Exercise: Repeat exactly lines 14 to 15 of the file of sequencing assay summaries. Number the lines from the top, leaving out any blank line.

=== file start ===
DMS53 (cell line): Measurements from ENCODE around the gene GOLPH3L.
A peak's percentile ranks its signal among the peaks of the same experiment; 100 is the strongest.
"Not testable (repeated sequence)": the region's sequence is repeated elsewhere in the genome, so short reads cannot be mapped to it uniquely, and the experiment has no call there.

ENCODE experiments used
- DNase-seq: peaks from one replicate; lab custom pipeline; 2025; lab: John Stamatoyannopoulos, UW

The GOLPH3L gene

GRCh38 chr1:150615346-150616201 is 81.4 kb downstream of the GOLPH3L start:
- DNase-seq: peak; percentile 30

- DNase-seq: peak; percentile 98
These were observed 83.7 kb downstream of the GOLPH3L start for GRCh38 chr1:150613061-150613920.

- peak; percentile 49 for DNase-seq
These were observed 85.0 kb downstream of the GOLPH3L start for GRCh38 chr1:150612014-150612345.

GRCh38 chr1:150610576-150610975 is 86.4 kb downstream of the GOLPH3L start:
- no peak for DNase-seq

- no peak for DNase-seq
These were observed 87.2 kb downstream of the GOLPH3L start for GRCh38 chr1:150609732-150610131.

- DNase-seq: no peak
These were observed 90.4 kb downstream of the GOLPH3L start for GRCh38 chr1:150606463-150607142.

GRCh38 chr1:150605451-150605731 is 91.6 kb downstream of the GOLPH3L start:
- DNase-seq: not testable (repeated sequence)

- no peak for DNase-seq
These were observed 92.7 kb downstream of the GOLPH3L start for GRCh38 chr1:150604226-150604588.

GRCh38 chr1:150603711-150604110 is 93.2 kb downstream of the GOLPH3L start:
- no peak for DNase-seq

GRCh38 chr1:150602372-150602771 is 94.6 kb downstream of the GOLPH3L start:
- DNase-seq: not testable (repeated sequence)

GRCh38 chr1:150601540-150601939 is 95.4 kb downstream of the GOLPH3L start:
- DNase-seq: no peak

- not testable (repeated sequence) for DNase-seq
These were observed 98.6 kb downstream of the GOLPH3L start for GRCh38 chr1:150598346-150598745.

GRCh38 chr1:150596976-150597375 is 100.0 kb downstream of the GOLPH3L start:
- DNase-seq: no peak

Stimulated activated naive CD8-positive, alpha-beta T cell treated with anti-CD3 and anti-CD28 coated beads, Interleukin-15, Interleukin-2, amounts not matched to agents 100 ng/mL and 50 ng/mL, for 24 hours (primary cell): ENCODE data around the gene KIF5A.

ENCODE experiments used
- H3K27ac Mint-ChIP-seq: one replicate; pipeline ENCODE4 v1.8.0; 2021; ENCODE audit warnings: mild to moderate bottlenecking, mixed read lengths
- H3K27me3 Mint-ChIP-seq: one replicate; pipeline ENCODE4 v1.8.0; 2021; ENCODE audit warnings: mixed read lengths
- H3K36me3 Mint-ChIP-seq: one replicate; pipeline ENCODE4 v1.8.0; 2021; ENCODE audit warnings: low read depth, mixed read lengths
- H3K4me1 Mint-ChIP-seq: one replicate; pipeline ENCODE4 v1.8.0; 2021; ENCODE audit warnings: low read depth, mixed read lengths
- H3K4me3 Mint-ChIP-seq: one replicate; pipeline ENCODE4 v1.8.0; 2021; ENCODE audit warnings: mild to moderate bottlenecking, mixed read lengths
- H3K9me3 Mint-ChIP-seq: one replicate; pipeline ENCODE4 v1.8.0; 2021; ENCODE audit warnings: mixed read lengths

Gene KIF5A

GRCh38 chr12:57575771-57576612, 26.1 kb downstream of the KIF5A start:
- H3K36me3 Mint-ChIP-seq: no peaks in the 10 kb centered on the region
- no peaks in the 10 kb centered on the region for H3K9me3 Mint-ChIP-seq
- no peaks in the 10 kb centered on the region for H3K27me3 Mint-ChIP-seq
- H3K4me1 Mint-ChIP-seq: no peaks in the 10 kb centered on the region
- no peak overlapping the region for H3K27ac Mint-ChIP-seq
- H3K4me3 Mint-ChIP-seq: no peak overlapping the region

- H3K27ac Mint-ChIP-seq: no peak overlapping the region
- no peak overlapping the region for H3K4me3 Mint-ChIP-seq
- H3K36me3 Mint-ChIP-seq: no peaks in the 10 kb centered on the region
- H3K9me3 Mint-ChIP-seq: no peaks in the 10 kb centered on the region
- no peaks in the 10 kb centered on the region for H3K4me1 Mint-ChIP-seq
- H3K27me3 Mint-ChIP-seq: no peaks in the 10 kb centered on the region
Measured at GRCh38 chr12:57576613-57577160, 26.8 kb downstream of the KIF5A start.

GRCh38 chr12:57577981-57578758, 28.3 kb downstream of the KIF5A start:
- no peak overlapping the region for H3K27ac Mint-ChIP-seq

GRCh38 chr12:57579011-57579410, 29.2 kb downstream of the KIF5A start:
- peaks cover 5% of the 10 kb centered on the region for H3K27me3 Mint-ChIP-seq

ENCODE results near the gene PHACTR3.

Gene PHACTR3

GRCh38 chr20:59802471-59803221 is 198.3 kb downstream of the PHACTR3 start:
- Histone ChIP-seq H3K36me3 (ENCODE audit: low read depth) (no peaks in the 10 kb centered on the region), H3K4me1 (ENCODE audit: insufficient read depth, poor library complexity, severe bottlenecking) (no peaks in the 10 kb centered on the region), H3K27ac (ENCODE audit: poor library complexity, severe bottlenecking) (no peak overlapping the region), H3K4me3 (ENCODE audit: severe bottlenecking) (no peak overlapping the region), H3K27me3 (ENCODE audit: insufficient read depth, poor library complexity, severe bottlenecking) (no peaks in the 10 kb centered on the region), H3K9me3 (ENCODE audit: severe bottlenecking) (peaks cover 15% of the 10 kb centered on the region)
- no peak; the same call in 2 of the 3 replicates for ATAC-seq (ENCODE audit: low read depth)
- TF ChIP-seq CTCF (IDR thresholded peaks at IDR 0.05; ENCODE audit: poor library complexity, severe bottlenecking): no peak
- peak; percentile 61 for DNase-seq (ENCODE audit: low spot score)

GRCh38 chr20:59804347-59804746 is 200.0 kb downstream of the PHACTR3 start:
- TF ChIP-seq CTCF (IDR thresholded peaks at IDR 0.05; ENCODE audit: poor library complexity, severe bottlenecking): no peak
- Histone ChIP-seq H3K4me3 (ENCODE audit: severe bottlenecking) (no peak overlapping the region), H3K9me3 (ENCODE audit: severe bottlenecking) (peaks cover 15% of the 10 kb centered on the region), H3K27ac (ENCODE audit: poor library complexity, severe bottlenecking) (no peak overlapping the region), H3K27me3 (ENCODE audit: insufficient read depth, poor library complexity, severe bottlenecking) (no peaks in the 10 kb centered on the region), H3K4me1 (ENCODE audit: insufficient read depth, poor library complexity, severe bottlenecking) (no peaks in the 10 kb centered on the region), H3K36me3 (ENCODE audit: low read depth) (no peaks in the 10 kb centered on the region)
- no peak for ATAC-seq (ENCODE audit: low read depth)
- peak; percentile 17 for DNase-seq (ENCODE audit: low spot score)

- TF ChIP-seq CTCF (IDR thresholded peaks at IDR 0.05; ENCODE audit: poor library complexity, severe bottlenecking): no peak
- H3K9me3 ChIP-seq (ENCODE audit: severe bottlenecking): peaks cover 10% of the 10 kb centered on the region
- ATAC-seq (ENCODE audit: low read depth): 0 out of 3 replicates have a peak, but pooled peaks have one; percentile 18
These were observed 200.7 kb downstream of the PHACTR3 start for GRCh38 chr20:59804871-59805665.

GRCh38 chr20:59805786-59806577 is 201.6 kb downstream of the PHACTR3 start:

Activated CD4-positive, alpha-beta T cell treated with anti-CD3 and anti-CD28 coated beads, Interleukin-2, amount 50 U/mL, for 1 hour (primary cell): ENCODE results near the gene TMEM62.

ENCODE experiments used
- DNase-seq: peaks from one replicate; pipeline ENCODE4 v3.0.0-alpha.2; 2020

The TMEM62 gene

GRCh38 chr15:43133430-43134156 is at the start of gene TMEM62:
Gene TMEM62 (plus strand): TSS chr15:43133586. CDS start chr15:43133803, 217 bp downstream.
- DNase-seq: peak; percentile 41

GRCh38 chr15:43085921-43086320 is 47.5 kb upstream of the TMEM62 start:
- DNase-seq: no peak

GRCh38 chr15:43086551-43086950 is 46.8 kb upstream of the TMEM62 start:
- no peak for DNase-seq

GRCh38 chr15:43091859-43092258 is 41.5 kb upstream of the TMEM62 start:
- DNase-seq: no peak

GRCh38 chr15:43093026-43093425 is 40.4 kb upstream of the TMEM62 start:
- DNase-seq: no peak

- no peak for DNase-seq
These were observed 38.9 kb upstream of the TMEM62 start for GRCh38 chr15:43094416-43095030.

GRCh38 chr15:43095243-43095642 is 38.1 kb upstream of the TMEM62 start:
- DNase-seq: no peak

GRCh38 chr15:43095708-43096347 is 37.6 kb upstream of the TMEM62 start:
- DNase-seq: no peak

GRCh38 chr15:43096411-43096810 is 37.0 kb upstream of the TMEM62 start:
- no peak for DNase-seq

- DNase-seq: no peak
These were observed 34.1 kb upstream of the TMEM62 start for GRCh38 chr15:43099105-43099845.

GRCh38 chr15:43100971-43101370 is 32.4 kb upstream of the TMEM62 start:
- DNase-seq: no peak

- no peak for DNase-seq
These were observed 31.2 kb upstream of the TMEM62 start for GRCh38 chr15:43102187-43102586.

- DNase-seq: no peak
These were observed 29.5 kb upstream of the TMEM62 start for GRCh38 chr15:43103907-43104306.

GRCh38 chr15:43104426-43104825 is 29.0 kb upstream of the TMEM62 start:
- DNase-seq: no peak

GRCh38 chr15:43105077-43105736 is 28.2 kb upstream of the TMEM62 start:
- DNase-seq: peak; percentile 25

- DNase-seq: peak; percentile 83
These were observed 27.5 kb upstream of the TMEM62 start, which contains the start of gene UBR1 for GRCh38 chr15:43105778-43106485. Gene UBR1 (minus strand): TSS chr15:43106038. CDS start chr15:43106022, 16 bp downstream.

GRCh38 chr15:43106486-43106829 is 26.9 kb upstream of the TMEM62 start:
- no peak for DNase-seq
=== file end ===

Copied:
- no peak for DNase-seq

- no peak for DNase-seq